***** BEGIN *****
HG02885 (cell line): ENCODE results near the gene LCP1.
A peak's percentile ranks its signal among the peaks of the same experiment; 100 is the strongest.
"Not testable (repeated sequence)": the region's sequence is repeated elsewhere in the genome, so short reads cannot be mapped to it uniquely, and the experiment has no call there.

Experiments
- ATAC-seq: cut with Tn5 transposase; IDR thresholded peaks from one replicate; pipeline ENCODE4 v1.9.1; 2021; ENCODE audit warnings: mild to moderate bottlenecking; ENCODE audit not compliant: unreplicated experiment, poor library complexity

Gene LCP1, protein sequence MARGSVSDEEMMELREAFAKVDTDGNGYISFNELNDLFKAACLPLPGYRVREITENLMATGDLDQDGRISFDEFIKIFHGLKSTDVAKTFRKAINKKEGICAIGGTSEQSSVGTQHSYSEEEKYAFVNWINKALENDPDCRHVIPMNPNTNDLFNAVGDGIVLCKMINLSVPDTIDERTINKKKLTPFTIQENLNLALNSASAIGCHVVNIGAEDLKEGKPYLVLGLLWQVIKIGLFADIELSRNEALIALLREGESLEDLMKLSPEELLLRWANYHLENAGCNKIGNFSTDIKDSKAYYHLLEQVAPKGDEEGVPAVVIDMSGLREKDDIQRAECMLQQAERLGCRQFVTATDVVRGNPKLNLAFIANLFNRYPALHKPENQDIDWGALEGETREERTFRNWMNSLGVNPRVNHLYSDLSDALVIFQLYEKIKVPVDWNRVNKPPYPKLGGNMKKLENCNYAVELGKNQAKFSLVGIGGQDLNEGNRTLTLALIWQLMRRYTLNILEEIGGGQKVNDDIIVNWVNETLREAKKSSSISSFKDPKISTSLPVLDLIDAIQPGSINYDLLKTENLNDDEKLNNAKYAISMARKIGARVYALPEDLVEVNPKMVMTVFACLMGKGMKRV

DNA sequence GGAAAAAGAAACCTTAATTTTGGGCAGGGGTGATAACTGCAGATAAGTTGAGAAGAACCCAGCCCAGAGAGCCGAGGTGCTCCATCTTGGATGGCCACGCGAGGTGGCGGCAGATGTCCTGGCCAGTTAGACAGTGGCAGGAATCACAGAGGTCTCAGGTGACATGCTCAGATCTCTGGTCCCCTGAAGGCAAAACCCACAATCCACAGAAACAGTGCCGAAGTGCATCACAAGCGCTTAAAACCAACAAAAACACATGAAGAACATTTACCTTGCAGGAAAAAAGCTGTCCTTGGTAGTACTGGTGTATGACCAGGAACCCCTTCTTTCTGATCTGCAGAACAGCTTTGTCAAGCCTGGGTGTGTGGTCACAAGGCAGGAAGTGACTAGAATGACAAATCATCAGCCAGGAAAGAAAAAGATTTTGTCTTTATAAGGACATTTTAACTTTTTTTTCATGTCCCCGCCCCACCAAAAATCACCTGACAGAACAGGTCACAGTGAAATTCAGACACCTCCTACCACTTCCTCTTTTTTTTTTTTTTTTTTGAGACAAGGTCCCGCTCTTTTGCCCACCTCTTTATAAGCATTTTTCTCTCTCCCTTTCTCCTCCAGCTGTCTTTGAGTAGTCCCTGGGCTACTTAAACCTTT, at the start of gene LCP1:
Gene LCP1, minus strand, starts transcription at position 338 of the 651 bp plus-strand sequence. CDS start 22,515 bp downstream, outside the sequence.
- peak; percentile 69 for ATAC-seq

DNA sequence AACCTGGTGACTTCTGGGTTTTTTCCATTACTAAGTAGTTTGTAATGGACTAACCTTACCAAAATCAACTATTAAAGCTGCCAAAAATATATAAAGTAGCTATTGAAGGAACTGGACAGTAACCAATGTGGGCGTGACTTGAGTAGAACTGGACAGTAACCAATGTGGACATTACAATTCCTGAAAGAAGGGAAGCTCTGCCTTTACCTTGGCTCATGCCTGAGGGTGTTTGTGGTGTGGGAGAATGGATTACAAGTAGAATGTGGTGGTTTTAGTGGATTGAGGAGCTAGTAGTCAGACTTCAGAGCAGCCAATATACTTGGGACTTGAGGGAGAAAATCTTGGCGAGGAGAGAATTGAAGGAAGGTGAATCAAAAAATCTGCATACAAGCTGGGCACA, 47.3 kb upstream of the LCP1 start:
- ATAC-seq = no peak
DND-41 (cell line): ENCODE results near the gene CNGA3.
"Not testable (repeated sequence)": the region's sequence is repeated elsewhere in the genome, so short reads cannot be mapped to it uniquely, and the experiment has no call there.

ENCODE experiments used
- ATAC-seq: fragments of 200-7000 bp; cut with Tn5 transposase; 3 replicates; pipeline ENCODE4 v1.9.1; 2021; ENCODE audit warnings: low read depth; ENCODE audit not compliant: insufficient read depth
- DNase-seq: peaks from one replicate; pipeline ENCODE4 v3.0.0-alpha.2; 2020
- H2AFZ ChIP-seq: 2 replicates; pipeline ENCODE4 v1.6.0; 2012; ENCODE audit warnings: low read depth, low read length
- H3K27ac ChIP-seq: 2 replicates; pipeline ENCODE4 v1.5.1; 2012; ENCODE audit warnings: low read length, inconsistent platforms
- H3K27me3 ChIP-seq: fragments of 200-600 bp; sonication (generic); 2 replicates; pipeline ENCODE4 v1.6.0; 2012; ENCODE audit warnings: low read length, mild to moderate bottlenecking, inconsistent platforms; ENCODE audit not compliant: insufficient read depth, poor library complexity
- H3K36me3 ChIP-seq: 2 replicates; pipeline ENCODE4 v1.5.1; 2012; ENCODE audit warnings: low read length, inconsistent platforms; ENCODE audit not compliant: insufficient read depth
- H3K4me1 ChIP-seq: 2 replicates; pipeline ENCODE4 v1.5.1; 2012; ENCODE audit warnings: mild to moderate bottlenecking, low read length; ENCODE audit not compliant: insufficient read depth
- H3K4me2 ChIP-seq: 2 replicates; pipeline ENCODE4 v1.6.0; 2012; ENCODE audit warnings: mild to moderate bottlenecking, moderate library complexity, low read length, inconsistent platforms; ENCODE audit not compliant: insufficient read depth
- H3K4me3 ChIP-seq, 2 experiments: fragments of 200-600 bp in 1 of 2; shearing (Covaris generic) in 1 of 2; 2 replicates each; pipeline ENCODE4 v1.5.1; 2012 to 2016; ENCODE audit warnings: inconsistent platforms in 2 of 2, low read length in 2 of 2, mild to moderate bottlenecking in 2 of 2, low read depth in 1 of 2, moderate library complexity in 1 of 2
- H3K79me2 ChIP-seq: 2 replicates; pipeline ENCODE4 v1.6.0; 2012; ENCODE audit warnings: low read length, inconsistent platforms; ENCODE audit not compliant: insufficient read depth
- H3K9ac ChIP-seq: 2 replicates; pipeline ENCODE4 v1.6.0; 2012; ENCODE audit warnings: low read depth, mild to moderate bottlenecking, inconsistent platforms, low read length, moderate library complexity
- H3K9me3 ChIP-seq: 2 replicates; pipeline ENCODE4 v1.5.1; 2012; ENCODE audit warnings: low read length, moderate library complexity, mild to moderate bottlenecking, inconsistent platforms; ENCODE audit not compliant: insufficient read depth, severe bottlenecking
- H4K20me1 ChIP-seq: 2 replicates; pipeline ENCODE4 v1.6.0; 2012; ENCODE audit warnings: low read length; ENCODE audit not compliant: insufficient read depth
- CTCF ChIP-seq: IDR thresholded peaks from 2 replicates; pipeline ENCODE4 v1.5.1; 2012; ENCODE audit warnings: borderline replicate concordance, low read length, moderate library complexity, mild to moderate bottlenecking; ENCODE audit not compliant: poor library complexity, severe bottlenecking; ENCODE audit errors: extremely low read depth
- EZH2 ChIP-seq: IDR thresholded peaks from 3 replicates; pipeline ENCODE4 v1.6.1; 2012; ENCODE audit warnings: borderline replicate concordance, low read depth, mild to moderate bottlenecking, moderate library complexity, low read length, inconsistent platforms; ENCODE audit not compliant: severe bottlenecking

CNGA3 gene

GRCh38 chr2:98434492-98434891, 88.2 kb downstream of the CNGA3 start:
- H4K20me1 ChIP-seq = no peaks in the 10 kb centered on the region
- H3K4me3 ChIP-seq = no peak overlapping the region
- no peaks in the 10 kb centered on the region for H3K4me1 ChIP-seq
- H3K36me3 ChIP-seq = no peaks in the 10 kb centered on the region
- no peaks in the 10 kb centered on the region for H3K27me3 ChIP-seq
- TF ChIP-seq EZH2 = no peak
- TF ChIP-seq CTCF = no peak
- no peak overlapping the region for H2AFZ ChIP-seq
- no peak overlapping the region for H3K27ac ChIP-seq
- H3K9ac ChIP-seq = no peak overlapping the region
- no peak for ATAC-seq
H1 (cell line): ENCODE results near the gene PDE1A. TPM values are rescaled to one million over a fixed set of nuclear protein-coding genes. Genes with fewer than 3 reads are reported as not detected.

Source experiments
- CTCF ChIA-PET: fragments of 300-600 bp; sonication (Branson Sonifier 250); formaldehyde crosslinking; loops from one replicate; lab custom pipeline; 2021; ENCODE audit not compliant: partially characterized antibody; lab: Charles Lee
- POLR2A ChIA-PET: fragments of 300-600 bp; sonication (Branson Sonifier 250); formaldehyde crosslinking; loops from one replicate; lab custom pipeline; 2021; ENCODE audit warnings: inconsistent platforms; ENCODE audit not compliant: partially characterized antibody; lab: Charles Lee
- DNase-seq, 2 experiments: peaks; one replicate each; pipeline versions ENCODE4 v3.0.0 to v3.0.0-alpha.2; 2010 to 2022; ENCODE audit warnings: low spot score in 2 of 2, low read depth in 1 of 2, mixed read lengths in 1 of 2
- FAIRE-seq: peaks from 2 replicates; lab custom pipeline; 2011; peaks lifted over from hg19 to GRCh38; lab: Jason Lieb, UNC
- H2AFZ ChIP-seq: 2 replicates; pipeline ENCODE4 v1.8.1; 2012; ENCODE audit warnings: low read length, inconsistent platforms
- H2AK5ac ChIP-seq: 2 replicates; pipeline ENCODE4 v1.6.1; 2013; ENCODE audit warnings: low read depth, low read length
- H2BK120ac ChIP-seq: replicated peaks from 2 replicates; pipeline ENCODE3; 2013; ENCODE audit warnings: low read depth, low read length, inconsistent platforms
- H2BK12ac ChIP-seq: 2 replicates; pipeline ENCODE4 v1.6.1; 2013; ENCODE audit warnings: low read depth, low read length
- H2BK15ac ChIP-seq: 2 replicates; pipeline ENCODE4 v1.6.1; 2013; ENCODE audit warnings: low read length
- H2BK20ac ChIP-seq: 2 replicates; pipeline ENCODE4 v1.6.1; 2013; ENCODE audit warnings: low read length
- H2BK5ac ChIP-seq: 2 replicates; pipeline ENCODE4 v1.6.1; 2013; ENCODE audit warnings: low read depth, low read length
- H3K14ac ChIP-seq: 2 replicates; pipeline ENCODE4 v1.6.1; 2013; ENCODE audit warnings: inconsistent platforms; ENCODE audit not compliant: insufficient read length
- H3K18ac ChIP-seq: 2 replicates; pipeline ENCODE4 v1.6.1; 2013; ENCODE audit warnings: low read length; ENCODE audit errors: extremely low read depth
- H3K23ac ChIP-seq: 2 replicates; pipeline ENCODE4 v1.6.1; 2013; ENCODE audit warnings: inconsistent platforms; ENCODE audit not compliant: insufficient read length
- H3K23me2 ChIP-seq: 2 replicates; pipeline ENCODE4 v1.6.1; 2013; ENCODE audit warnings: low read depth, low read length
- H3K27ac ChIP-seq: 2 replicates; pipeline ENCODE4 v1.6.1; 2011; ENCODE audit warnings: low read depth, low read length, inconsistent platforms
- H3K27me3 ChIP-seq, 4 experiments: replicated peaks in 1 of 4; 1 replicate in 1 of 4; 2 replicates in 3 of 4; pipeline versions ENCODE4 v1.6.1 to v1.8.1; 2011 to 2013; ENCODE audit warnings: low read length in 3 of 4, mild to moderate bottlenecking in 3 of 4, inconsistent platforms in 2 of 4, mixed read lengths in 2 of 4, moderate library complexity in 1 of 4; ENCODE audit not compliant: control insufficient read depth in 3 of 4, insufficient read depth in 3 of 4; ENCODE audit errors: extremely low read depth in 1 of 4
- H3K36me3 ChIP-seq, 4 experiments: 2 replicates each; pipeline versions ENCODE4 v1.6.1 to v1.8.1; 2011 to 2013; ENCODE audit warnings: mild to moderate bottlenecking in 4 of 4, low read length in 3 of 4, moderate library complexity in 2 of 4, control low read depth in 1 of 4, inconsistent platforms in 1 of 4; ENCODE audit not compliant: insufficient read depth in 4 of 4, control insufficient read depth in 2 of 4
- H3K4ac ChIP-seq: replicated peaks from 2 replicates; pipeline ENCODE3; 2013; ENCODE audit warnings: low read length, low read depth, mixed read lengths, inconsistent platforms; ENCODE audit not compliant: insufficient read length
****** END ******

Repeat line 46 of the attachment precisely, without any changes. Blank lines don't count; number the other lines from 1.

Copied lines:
- POLR2A ChIA-PET: fragments of 300-600 bp; sonication (Branson Sonifier 250); formaldehyde crosslinking; loops from one replicate; lab custom pipeline; 2021; ENCODE audit warnings: inconsistent platforms; ENCODE audit not compliant: partially characterized antibody; lab: Charles Lee